Georgetown University

Georgetown University

Yet with the O’Malleys still sending two sons to parochial schools and then onto college, didn’t it dawn on them that they were digging a hole of future debt that could prove embarrassing and keep them paying off loans for the rest of their lives?

It was not a smart move financially.

Homeland Heaven

The O’Malleys moved out of the Annapolis governor’s mansion in January and into a four-bedroom, 1928 lake-view house in Baltimore’s toney Homeland community they bought for $549,000. They put down $65,000 in cash and took out a whopping $494,000 mortgage, according to federal filing reports.

That brings the couple’s debt burden – education loans plus mortgage – to $833,000. If their two sons also get to select expensive out-of-state schools, the O’Malley debt load could top $1 million.

As has been pointed out by MarylandReporters’ Len Lazarick, the former governor and District Court judge could have invested a chunk of their salaries in Maryland’s college tuition savings plan to offset higher-education expenses. If the parents had put their foot down and insisted their children attend in-state public universities and colleges, the couple probably could have paid those tuition bill out of their bank accounts.

That’s not exactly a ringing endorsement of Maryland’s four-year public institutions by a Maryland governor – even though there are numerous gems to choose from, such as St. Mary’s College, UMBC, the flagship University of Maryland College Park campus, and well-regarded schools in Frostburg, Towson and Salisbury.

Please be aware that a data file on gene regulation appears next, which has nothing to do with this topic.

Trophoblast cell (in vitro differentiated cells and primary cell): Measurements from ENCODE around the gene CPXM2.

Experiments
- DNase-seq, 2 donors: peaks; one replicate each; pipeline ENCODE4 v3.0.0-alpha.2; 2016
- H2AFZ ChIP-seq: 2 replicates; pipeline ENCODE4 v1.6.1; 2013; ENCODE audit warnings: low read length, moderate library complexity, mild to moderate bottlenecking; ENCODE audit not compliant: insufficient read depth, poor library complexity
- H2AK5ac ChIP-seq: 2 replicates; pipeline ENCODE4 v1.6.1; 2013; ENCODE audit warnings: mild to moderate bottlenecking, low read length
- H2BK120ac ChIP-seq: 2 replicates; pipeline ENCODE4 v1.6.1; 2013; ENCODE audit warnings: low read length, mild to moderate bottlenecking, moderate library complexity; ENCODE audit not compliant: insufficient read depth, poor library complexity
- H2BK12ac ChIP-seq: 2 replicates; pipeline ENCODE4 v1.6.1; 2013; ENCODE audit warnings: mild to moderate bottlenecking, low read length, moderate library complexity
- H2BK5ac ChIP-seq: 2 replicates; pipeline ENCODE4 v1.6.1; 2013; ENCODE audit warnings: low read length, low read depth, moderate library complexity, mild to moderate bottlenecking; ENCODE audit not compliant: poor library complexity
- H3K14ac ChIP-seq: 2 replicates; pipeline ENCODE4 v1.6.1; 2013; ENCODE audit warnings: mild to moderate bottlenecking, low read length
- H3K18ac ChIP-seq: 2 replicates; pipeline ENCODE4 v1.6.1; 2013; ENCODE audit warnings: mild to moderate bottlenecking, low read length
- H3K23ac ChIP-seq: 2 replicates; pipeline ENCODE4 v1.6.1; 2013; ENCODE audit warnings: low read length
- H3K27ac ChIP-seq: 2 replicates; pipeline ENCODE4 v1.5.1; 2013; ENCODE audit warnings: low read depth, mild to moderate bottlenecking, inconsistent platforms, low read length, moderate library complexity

Voter Perception

If Martin O’Malley eventually becomes a legitimate contender for the Democratic presidential nomination (at this point he’s being heavily outspent and out-polled by Hillary Clinton and Sen. Bernie Sanders), his questionable handling of his family‘s education finances could become a legitimate bone of contention.

Sure, our children deserve a chance to gain a high-caliber education, even it is requires the parents to dig deep into their pockets. But like everything in life, there are limits to what that sacrifice should entail.

O’Malley hasn’t used good fiscal discipline in dealing with his family’s education expenses. Does this put a damper on voters’ perception of him as a viable presidential contender?


4 thoughts on “The Debtor President

  1. Gene Oishi

    You sound like one of those fundamentalist conservatives who insist the national budget is like a family budget — you can’t spend more than you earn. As you know, the two are not the same. Managing the nation’s fiscal and monetary policies are considerably more complex than making a family budget. Not just the Executive is concerned, but also the Congress and the Federal Reserve, not to mention the often unpredictable swings in the world and national economy.